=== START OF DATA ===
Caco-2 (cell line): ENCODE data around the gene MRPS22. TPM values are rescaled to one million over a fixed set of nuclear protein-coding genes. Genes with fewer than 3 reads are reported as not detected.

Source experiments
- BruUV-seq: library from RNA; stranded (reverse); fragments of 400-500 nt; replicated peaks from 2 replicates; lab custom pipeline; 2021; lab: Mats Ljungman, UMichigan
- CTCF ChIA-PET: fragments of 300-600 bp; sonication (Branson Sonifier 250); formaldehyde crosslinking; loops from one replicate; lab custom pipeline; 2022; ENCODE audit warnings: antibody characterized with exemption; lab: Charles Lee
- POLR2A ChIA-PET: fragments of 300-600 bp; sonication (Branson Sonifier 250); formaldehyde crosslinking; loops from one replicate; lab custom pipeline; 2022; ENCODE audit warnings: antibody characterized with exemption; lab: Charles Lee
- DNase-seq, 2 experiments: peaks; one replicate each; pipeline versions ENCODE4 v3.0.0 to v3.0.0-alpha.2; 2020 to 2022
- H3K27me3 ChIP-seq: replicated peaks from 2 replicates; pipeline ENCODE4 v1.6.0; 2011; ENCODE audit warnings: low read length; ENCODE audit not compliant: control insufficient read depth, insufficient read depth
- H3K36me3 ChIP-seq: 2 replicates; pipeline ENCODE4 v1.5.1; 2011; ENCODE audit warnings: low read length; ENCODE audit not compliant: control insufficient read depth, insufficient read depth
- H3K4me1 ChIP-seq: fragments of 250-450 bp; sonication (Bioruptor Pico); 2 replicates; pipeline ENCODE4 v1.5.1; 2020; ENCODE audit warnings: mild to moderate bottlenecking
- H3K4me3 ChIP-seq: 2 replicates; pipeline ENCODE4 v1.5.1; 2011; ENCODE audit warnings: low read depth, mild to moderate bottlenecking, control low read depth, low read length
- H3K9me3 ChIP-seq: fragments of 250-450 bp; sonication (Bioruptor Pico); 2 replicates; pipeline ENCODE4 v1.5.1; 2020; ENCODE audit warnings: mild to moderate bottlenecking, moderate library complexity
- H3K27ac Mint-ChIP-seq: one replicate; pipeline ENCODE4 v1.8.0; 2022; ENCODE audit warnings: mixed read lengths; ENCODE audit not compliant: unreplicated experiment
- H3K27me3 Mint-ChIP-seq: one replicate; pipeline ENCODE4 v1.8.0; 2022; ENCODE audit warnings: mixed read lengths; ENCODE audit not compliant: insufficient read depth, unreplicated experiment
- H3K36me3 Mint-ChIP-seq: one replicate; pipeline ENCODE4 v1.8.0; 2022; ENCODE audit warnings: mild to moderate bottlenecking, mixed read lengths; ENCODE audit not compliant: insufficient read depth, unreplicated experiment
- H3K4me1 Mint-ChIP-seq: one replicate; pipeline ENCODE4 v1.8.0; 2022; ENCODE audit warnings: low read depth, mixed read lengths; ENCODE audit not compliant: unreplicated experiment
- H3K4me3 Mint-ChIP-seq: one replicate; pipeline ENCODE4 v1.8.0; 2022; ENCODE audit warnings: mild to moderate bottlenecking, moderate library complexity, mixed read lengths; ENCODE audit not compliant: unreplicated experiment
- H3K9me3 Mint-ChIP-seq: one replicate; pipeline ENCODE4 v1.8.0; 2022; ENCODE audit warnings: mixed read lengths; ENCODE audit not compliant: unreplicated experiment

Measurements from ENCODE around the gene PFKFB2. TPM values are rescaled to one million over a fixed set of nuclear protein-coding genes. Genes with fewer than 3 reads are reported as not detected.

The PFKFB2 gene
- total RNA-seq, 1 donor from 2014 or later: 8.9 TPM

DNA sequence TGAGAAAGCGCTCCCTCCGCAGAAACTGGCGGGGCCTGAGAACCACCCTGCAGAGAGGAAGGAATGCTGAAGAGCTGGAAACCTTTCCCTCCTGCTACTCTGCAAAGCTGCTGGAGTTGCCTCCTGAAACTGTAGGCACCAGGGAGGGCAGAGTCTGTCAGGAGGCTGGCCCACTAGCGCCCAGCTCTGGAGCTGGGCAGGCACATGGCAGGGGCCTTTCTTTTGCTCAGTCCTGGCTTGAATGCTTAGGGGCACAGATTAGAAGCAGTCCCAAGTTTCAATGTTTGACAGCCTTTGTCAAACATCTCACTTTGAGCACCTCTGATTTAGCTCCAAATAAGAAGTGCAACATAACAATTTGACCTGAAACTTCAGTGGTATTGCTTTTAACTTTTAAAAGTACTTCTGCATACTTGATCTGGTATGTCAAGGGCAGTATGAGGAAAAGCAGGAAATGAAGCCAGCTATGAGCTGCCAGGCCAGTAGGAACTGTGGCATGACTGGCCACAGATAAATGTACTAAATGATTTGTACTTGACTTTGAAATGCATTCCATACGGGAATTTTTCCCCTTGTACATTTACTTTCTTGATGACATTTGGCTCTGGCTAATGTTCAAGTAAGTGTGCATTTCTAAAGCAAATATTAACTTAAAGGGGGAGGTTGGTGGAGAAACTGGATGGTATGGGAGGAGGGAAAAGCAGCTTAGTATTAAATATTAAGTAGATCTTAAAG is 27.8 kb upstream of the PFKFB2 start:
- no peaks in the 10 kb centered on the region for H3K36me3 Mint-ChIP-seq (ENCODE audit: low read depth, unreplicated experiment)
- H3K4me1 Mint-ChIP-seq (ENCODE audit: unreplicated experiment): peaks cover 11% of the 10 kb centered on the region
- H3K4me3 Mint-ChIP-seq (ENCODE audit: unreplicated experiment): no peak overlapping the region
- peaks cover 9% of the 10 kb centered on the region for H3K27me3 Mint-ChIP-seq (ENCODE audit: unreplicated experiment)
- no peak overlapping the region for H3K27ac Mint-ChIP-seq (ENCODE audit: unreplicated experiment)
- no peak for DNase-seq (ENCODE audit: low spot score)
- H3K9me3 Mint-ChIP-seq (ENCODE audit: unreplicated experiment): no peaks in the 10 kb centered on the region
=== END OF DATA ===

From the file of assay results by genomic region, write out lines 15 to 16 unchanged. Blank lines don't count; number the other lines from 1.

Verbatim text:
- H3K4me1 Mint-ChIP-seq: one replicate; pipeline ENCODE4 v1.8.0; 2022; ENCODE audit warnings: low read depth, mixed read lengths; ENCODE audit not compliant: unreplicated experiment
- H3K4me3 Mint-ChIP-seq: one replicate; pipeline ENCODE4 v1.8.0; 2022; ENCODE audit warnings: mild to moderate bottlenecking, moderate library complexity, mixed read lengths; ENCODE audit not compliant: unreplicated experiment